The technology, developed by UK-based Oxford Medical Simulation (OMS), allows medical students to practice treating acutely unwell patients in a simulated, virtual environment as often as they like. Training in this way improves patient care in real life by allowing repeated practice in simulation to build competence and confidence.

    Oxford University decided to employ this innovative technology as a way to get more students through simulation. Simulation – where trainees practice medical emergencies as they would present in real life – is widely regarded as one of the most effective ways of training healthcare professionals. Simulation is traditionally practiced with high fidelity plastic mannequins in mocked up hospital wards. However, this form of simulation is time, space and budget consuming meaning medical students may only get to experience one physical simulation in an academic year. With virtual reality simulation, students are now able to practice simulated scenarios as often as they like.

    The system is being used at the OxSTaR centre based at the John Radcliffe Hospital in Oxford – the main teaching hospital for Oxford University Medical School.

    Rosemary Warren, Centre Manager at OxSTaR commented, “As a world

    -leading institution, it is important for us to remain at the forefront of changes in the types of learning opportunities we offer our students. Embedding virtual reality simulation into what we do has enabled us to give a far greater number of learners access to simulation in a shorter space of time. It’s encouraging to see how quickly our students have adopted the technology. I’m excited to see how they progress clinically as they use it more and more. Simulation is a vital part of medical education and students just don’t get to do it enough. The OMS virtual reality platform allows learners to enter simulation as often as they like to transfer their knowledge to practice.”

    The OMS system works by providing students access to libraries of medical emergencies that allows them to simulate the treatment of a range of conditions such as sepsis, diabetes, cardiac failure, pancreatitis and many more. Students enter the interactive virtual scenario using an Oculus headset and are greeted by a virtual nursing assistant and their patient. Learners are able to question, comfort, examine and treat the patient as they would in real life. Every action the learner takes up to – and including – diagnosis and resolution is recorded and fed into the system’s inbuilt feedback engine. Once the scenario is complete, the learner is taken through this feedback to understand what went well and what they need to improve on.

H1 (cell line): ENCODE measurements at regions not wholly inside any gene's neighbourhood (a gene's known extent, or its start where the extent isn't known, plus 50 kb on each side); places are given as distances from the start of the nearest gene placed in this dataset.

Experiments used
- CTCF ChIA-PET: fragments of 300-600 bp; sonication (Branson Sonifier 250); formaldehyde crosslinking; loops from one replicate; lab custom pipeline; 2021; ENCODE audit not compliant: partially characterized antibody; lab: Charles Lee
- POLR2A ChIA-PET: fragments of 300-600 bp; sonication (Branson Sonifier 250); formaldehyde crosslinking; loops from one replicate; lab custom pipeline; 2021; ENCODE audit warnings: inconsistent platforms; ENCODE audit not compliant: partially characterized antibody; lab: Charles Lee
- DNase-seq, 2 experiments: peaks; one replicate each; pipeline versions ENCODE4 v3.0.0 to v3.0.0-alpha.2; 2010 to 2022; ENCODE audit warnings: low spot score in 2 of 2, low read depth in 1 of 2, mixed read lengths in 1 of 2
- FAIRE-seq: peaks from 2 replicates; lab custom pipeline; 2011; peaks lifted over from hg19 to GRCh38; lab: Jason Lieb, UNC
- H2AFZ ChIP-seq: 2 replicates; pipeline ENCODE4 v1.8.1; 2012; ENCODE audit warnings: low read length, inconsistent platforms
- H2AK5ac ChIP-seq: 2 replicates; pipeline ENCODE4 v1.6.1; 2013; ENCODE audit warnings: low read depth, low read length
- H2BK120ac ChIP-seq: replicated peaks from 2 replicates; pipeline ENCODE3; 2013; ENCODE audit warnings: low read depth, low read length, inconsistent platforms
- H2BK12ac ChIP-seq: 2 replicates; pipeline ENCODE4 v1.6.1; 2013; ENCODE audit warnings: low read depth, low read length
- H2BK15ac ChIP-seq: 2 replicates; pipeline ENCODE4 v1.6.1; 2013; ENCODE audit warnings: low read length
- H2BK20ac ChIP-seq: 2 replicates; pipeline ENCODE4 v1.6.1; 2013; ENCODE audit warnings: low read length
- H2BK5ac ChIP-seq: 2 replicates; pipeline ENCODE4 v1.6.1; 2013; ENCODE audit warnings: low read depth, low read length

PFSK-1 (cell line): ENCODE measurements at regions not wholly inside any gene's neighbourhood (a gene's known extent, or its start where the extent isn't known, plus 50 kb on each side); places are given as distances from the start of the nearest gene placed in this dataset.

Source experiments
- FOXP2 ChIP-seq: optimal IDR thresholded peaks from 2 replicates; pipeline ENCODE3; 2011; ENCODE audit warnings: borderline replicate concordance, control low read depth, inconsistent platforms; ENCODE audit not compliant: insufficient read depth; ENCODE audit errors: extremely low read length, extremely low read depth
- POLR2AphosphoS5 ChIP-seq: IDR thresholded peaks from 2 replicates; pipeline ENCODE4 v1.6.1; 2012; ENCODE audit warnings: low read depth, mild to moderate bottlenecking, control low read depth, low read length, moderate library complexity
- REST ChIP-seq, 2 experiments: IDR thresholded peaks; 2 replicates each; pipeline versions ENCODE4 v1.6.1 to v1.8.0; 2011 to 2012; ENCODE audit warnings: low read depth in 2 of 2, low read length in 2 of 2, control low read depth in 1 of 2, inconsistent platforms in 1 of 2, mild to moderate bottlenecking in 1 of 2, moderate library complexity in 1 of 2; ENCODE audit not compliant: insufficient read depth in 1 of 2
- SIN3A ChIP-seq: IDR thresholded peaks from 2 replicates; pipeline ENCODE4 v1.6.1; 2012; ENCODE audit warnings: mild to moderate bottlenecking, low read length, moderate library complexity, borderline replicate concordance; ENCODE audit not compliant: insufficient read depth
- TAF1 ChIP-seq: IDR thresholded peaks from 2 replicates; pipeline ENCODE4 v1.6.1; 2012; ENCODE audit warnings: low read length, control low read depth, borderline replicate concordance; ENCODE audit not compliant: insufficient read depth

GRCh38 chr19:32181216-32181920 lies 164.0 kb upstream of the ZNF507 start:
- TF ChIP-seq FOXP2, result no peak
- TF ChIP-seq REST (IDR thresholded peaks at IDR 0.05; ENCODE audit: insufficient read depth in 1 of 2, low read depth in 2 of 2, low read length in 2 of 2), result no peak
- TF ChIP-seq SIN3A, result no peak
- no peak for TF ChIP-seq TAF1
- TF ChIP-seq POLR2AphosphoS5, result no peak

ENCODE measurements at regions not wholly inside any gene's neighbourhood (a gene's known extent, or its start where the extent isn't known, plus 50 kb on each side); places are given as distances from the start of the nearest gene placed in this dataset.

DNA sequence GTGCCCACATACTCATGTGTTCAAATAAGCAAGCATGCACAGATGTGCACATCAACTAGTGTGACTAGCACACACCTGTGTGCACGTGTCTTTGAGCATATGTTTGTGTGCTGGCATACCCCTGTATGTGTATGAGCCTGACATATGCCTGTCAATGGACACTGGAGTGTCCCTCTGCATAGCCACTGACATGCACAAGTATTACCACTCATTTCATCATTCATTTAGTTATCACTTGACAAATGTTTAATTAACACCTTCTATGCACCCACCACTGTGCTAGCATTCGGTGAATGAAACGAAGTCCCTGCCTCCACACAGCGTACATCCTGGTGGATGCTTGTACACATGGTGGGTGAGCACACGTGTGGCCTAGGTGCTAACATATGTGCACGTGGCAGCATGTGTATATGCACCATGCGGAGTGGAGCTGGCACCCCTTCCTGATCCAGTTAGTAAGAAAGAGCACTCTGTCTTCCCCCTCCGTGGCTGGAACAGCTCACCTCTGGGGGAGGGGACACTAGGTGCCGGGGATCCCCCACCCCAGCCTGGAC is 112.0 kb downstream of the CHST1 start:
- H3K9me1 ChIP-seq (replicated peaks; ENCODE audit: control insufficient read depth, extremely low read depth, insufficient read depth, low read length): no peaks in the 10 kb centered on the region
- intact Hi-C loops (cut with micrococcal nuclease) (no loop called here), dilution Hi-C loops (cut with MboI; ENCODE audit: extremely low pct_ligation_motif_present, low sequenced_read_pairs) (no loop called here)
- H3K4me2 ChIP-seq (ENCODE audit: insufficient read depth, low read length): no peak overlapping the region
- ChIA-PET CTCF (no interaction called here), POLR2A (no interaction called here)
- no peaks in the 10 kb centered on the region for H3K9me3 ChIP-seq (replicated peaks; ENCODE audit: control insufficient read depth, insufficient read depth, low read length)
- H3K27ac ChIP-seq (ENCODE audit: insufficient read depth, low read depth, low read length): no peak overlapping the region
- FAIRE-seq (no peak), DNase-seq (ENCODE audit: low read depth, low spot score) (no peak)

The emphasis is on training effective decision making, critical thinking and clinical reasoning. Healthcare learners have a safe space where they can apply their knowledge and learn from their mistakes. Dr Jack Pottle, Medical Director at Oxford Medical Simulation said: “We’re delighted to be working with the world’s leading university to bring our virtual reality simulation platform to Oxford medical students. We have developed OMS out of a belief that training healthcare professionals in a flexible, zero-risk environment will transform patient care around the world. We learn best when learning from experience and our system allows users to do just that – without putting patient’s lives at risk.”

    Is Embracing Human Error the Future of Healthcare?

    It’s a good job Frank Sinatra wasn’t a clinician

    Crooning “Regrets, I’ve had a few, but then again… I can never mention them because there’s an inherent denial of error in healthcare,” doesn’t exactly have the same ring to it, does it?

    Ol’ Blue Eyes aside, I’ve been thinking a lot about mistakes recently. I’ve been thinking about the mistakes that we make as doctors and nurses and how they have irreversible effects on the lives of our patients. And I’ve been thinking about my own mistakes. How I have missed diagnoses, delayed treatments, discussed plans insufficiently and how this has impacted the lives of the patients who trusted me with their care.